Last nights episode of The Simpsons took a stab at the “Foodie” culture that has given rise to an abundance of food blogs, a second channel for the food network, more PBS food shows and expanded food related culture on other networks.

(Not shown Guy Fieri riding Paul Prudhomme as a bouncy ball)

Between the Simpsons and Ted Allens recent video mocking “Pretensions Foodie Bullshit” it is becoming clear that foodies may have crossed the line into obnoxiousland.

The very term has been debated and discussed buy such luminaries as Chris Onstad and Mark Bittman. (OK maybe calling Onstad a luminary is stretching it but Achewood is awesome)

For some,  foodie is definitively an amateur status, someone who not only likes to eat food, but desires to know more about the food they are eating and preparing.  As with any hobby, when someone gets to a certain depth of knowledge they can come across as a know-it-all jerk who sounds like they are talking down to you about their topic of choice. Though with more of a niche hobby you may not have as much opportunity to talk about it. I mean seriously how many casual conversations can you shoehorn your in-depth knowledge of insect reproduction into? Everybody eats though, so any time there is food in front of you, it can seem like an invitation to discuss your knowledge of that food. I find myself, (Hi I’m Mark and I’m a Foodie) thinking through my words before I comment on food to be sure I don’t come off like said know-it-all jerk. Sometimes it’s hard, especially when you have some pretty passionate ideas.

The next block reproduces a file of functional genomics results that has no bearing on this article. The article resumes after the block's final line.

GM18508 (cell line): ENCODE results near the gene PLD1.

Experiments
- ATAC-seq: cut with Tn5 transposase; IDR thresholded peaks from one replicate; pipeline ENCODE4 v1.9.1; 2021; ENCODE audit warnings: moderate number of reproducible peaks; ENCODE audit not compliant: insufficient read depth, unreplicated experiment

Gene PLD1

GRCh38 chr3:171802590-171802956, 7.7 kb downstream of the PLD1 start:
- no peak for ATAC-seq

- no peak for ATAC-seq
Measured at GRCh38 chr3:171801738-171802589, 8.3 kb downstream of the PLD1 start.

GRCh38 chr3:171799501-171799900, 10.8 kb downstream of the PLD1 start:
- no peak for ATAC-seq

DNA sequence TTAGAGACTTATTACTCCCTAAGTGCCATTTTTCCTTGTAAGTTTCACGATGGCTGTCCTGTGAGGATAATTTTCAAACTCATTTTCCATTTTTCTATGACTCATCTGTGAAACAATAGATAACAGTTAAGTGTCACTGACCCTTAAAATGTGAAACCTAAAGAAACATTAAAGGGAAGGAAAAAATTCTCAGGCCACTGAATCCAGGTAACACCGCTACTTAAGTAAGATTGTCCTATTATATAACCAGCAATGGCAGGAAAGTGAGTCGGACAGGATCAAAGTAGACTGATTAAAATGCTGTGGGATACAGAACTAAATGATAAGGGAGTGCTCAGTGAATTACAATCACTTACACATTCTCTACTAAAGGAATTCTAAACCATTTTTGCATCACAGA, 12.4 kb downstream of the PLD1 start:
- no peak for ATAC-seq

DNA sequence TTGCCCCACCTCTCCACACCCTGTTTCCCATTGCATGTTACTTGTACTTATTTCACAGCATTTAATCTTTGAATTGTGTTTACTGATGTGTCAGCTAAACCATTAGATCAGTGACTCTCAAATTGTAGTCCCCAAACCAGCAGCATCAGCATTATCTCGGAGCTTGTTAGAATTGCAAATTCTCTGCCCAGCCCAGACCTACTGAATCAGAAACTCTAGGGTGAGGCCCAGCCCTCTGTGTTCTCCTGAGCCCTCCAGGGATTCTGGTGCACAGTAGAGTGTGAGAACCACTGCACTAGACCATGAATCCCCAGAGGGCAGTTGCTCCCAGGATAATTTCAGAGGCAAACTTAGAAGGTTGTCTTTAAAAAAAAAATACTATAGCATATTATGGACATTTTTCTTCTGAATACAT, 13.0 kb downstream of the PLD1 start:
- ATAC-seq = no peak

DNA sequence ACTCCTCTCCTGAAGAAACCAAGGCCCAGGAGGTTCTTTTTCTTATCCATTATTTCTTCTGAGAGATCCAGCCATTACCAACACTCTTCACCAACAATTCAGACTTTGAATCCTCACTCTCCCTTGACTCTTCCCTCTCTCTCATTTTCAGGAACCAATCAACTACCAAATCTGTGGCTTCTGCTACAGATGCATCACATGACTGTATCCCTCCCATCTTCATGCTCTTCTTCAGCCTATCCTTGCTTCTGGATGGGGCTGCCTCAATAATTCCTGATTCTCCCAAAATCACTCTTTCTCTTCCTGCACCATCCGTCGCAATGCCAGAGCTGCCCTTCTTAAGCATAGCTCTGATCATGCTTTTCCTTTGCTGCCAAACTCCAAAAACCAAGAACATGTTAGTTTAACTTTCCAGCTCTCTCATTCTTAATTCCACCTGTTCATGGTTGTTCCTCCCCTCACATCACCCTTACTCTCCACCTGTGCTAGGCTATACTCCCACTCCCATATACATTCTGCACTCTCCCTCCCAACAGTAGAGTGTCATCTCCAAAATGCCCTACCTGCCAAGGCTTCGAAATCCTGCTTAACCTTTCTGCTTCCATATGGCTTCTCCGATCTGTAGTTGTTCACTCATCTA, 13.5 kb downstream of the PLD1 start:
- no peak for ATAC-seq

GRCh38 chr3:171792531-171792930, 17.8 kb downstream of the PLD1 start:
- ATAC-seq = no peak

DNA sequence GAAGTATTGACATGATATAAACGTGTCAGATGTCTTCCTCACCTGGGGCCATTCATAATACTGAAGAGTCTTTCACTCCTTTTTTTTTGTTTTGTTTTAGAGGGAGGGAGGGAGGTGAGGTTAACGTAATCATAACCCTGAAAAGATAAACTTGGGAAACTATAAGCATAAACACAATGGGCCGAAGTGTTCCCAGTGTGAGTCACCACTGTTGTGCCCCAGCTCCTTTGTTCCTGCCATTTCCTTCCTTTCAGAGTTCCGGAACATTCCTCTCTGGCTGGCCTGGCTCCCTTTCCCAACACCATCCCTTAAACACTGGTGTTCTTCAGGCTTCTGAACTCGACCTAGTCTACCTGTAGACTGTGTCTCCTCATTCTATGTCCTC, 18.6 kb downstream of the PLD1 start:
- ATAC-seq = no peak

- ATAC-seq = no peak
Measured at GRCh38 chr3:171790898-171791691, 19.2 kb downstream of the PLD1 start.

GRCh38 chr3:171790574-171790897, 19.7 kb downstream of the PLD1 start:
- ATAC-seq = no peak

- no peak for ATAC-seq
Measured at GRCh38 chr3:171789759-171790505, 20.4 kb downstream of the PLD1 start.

For others, foodie is a general term used to describe anyone, who is not a Chef, that has something to say about food. As Mark Bittman says, people with a demonstrated knowledge of food that were not chefs were referred to as gourmands or more simply food critics, but have now been lumped into the big foodie bucket. As a result professional food writers can be easily dismissed as “just another foodie.”

Particularly in today’s climate where food and politics are so closely intertwined it would be a disservice to all involved to disregard the writings of someone like Michael Pollan or Marion Nestle because of their perceived foodie status.

Not to say that Pollan and Nestle are necessarily correct but you can’t have an intelligent debate without both sides being well represented.

On the opposite side of the fence you have writers like B.R Meyers who have begun a Moral Crusade Against Foodies. Articles like this shine a spotlight on the complicated issues than surround food and the  culture of worship that has grown around it.

Food, like any seemingly simple topic that has experts involved, has become a difficult conversation to have in some circumstances. Who would have thought that in addition to religion and politics we might have to exclude food from polite dinner conversation.

Me I’ll take my dinner conversation with some locally raised, slowly braised pork belly with some roasted root vegetable puree.

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